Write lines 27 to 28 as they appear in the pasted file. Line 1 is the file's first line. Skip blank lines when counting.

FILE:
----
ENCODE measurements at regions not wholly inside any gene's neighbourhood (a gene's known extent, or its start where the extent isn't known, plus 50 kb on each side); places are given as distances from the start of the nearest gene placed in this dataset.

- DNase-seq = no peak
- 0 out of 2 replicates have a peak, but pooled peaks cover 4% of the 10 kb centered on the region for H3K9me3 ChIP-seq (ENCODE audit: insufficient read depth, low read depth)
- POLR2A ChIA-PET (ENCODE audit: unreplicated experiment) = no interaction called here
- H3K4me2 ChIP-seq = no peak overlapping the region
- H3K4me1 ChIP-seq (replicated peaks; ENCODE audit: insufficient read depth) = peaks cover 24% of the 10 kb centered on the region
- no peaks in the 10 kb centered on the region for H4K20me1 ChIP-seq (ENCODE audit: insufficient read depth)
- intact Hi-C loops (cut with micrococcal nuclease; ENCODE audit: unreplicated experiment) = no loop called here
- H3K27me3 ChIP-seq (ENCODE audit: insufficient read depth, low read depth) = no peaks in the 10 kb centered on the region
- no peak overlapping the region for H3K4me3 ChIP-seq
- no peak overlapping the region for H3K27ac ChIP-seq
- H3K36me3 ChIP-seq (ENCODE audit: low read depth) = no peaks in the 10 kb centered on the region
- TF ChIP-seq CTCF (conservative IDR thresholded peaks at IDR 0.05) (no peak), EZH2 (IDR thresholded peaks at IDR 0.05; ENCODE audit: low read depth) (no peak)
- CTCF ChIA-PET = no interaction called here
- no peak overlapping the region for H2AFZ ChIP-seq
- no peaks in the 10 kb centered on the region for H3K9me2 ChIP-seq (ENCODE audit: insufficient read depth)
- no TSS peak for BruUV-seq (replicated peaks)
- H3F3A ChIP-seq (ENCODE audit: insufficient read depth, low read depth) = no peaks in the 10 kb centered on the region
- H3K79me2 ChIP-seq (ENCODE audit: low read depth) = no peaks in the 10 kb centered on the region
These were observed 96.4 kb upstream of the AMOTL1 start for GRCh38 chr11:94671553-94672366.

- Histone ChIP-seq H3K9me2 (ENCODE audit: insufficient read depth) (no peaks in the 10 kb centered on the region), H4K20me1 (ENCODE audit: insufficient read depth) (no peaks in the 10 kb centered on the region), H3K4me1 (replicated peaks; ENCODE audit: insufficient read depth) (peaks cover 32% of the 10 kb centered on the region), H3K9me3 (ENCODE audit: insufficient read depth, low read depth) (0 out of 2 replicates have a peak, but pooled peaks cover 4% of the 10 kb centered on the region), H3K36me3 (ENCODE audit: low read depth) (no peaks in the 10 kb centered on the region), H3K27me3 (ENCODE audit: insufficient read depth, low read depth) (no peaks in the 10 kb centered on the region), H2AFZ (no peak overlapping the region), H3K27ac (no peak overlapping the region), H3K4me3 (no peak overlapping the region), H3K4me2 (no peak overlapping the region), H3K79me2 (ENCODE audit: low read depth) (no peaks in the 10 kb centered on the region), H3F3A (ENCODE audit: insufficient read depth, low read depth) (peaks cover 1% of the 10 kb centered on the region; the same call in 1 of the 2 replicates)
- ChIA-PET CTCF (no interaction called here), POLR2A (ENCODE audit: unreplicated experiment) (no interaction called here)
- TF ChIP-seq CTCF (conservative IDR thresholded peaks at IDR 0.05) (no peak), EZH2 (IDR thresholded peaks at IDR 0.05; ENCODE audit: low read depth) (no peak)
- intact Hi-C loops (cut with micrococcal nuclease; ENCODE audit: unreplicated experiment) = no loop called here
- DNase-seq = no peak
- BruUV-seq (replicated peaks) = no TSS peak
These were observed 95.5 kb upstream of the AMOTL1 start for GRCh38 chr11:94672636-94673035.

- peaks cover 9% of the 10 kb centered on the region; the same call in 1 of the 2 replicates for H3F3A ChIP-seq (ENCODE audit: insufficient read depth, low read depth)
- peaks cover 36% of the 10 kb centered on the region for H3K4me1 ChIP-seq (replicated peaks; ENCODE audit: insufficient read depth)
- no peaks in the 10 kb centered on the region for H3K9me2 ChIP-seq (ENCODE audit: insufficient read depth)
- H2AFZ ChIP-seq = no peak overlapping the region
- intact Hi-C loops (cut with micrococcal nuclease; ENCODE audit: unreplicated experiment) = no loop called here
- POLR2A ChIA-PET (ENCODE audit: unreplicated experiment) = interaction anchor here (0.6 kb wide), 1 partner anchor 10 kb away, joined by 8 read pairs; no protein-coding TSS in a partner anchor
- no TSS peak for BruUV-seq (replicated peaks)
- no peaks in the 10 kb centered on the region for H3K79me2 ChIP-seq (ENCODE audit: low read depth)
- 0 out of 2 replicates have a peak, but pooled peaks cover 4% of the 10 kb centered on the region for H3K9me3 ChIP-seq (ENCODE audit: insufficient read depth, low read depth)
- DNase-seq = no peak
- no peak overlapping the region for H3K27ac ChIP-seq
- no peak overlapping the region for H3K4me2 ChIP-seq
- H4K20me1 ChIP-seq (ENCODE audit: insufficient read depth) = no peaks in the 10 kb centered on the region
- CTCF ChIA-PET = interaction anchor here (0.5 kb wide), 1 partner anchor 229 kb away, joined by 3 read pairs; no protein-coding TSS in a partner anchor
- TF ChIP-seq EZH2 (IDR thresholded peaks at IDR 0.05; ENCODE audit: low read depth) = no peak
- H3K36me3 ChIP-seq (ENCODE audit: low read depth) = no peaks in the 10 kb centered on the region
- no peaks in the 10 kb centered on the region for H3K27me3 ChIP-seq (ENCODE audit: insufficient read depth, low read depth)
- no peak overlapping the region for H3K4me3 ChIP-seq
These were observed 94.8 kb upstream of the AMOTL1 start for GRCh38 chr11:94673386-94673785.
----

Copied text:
These were observed 95.5 kb upstream of the AMOTL1 start for GRCh38 chr11:94672636-94673035.

- peaks cover 9% of the 10 kb centered on the region; the same call in 1 of the 2 replicates for H3F3A ChIP-seq (ENCODE audit: insufficient read depth, low read depth)